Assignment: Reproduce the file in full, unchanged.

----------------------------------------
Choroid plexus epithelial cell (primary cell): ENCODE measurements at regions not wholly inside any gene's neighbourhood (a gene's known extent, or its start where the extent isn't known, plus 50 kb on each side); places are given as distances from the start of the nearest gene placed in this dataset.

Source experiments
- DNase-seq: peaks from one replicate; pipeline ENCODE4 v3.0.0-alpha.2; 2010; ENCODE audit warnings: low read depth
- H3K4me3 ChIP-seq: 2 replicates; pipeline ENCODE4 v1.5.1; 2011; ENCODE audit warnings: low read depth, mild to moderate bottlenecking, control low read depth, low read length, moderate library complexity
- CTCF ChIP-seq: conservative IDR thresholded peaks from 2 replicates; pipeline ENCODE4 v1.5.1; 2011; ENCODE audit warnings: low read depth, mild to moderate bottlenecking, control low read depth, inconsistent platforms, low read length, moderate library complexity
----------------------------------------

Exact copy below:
Choroid plexus epithelial cell (primary cell): ENCODE measurements at regions not wholly inside any gene's neighbourhood (a gene's known extent, or its start where the extent isn't known, plus 50 kb on each side); places are given as distances from the start of the nearest gene placed in this dataset.

Source experiments
- DNase-seq: peaks from one replicate; pipeline ENCODE4 v3.0.0-alpha.2; 2010; ENCODE audit warnings: low read depth
- H3K4me3 ChIP-seq: 2 replicates; pipeline ENCODE4 v1.5.1; 2011; ENCODE audit warnings: low read depth, mild to moderate bottlenecking, control low read depth, low read length, moderate library complexity
- CTCF ChIP-seq: conservative IDR thresholded peaks from 2 replicates; pipeline ENCODE4 v1.5.1; 2011; ENCODE audit warnings: low read depth, mild to moderate bottlenecking, control low read depth, inconsistent platforms, low read length, moderate library complexity